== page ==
YANGON, Myanmar - The official death toll nearly doubled to 78,000 from Myanmar's killer cyclone as heavy rains yesterday lashed much of the area stricken two weeks ago, further hampering relief efforts.

Aid workers shackled by the country's military regime struggled to get even the most basic data about the needs of up to 2.5 million survivors. The Red Cross warned that a lack of clean water might swell the ranks of the dead.

Myanmar state television said the official death count from the May 3 cyclone was 77,738, with 55,917 others missing.

The toll was nearly double the 43,000 previously reported, but the TV announcement suggested it might be close to a final figure. It said the government had "carried out search and rescue, and relief work, and collection of data, promptly, immediately and extensively."

The release of the figures led to dire warnings from the United Nations and renewed calls for the military regime to allow international aid workers access to devastated areas.

"More than two weeks after the event, we are at a critical point," said U.N. Secretary-General Ban Ki-moon. "Unless more aid gets into the country - quickly - we face the risk of an outbreak of infectious diseases that could dramatically worsen today's crisis."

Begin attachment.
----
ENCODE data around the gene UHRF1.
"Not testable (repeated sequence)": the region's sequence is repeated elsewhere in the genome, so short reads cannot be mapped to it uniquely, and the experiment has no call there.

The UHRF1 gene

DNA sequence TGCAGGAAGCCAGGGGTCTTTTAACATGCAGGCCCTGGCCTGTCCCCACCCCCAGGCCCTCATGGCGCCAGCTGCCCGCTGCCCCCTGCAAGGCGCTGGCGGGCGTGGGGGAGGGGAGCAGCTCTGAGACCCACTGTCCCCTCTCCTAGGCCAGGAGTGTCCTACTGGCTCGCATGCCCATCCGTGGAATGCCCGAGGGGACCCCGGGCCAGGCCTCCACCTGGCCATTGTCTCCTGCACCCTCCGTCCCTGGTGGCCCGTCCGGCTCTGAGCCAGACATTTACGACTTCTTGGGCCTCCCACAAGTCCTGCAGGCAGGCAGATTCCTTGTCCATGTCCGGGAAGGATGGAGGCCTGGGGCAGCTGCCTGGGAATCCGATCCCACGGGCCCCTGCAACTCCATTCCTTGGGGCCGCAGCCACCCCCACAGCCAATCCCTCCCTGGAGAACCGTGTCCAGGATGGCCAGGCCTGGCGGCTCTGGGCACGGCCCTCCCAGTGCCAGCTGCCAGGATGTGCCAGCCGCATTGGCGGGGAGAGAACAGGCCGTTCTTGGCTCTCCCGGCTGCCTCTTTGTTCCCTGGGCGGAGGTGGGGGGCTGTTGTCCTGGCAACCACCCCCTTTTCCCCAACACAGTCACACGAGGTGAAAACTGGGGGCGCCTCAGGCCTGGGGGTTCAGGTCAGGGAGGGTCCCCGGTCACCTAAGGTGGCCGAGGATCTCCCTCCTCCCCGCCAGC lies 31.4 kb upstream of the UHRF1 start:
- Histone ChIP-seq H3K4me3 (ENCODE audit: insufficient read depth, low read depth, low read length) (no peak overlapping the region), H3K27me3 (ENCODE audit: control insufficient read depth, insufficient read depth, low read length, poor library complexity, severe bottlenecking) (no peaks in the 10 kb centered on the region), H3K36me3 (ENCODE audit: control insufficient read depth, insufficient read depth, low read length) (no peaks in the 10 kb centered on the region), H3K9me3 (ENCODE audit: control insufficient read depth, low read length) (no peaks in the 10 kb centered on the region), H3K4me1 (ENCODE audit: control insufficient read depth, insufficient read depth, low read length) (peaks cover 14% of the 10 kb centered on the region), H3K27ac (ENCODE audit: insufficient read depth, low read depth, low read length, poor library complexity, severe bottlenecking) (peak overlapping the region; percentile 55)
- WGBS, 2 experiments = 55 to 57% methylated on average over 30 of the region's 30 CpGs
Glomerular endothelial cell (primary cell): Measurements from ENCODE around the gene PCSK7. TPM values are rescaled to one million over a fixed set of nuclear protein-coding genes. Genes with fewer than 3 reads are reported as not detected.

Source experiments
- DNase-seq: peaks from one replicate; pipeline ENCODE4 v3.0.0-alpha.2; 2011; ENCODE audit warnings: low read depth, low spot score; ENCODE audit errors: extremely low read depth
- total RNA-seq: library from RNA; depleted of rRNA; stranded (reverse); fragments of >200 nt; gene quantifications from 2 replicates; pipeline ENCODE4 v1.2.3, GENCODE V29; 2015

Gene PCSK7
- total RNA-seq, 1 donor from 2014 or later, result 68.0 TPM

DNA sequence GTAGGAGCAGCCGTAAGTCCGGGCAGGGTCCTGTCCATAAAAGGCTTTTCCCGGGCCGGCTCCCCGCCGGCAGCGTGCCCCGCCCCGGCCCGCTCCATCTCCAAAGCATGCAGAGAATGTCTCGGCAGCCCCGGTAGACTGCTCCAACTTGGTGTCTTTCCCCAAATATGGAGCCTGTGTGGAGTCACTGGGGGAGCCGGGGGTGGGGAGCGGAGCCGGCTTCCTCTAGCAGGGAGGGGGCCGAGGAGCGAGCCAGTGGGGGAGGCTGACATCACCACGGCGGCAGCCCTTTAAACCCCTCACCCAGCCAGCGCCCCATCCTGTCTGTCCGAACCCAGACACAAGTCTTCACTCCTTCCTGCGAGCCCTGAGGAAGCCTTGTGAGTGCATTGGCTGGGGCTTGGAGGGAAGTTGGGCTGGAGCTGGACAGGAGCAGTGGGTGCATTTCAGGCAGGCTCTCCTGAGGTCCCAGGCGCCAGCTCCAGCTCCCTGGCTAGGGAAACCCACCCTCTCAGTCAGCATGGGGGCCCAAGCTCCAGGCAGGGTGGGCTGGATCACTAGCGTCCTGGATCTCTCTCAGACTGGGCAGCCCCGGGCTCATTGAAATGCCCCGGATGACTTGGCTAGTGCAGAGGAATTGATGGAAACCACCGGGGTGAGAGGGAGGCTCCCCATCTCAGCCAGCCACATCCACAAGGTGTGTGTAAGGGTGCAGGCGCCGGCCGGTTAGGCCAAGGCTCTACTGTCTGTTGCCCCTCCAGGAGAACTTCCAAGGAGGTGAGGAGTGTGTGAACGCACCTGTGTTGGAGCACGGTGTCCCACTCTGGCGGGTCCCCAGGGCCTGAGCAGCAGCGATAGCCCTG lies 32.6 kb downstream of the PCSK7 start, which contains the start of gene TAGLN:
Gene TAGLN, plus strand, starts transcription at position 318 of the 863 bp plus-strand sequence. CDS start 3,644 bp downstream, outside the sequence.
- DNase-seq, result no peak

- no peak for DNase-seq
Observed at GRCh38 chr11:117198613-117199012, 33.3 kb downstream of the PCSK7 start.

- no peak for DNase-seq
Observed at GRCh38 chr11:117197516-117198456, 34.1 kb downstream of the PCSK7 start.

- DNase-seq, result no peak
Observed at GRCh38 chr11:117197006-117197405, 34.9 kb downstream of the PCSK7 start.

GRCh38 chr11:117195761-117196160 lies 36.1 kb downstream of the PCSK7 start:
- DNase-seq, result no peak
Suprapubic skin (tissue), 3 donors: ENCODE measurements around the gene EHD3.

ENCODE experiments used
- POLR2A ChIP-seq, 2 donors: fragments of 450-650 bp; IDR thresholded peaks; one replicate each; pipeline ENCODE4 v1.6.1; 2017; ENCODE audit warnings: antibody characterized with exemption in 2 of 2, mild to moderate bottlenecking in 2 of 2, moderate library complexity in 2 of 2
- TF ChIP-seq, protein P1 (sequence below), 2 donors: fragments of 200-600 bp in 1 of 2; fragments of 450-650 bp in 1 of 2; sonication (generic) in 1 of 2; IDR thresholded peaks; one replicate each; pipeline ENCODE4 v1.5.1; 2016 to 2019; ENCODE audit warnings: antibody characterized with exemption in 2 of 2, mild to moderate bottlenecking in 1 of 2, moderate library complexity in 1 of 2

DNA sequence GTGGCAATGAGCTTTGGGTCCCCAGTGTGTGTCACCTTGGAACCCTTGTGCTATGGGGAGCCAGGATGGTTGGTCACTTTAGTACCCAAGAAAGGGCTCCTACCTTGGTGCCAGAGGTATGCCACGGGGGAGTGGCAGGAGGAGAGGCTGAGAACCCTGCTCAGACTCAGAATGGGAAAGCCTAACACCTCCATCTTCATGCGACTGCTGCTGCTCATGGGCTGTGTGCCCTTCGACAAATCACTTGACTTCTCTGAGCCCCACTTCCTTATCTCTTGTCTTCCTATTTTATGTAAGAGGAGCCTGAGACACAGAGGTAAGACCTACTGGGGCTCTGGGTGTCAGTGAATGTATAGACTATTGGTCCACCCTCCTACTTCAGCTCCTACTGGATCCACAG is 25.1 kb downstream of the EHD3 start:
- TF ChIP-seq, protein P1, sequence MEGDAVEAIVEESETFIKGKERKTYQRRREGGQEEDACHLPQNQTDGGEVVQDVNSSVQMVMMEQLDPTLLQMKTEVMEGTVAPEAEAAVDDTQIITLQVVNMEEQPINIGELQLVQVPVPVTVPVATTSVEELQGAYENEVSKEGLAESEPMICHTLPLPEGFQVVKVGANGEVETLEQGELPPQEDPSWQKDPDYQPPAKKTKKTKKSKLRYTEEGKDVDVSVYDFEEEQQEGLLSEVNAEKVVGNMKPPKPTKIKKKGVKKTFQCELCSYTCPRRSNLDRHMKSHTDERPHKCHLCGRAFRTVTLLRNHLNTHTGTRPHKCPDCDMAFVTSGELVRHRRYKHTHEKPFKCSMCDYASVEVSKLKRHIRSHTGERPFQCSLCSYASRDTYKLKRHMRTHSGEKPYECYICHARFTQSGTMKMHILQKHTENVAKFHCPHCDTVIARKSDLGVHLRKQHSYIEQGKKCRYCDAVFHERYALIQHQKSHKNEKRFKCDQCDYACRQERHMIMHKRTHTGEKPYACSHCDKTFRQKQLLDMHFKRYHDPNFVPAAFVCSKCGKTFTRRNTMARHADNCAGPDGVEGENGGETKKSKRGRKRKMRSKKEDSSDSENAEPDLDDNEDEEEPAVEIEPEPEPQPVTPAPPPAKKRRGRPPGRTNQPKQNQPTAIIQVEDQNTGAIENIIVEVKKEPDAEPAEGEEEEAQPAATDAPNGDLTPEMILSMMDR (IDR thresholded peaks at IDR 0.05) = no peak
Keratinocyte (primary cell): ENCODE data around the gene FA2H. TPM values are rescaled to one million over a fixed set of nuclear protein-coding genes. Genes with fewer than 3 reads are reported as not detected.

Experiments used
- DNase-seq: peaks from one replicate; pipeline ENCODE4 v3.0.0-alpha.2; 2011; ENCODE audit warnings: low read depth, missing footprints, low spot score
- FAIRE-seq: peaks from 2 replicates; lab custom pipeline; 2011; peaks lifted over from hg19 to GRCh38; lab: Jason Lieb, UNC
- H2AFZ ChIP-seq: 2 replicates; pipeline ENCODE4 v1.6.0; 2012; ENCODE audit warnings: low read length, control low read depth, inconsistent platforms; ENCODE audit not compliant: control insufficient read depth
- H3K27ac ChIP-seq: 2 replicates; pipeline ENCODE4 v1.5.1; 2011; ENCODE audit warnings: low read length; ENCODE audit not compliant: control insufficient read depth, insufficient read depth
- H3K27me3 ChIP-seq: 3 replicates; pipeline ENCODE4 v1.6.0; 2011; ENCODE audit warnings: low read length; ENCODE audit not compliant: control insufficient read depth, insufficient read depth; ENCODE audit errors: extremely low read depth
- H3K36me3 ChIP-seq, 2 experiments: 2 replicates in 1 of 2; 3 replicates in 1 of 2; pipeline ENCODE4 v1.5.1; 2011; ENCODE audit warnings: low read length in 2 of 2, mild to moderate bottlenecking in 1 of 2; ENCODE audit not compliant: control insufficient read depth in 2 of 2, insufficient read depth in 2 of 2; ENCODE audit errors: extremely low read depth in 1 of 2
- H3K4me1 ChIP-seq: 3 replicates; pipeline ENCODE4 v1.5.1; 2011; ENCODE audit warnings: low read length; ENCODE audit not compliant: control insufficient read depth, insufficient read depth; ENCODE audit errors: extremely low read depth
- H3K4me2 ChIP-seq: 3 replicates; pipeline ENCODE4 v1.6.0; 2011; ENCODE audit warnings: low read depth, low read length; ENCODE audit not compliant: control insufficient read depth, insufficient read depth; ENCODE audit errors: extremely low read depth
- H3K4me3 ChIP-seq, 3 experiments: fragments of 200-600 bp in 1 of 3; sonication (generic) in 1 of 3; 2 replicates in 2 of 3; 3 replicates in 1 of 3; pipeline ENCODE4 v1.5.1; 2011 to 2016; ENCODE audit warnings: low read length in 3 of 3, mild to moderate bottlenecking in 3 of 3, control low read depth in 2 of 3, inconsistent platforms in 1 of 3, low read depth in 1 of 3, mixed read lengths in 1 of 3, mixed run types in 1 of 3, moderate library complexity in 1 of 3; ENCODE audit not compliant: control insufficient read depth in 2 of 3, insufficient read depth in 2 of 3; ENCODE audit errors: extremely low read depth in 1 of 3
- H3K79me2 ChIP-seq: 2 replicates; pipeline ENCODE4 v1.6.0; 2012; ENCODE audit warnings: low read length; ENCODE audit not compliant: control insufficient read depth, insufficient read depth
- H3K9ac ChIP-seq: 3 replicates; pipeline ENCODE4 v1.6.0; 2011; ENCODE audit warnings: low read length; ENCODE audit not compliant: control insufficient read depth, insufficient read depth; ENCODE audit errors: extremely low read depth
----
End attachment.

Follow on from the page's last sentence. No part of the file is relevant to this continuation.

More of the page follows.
The junta maintains it has the situation under control. But after two weeks, the U.N. remains largely in the dark about the situation on the ground.

"We simply don't have the information, and I can't say when we will have it," said Steve Marshall, a U.N. official who just left Myanmar.

The Red Cross has put the death toll as high as 128,000, and the most recent official figures on dead and missing have the U.N. saying the number could easily reach 130,000.

The highest death estimate is carried by the British government's Department for International Development, which says "unofficial estimates suggest the number of dead or missing is in the region of 217,000."

The department said the estimate was reported to it by sources on the ground with knowledge of the situation. The department gave no other details and said the estimates could not be verified immediately.

The U.N. estimates 1.5 million to 2.5 million survivors are in desperate need of food, water, shelter and medical care.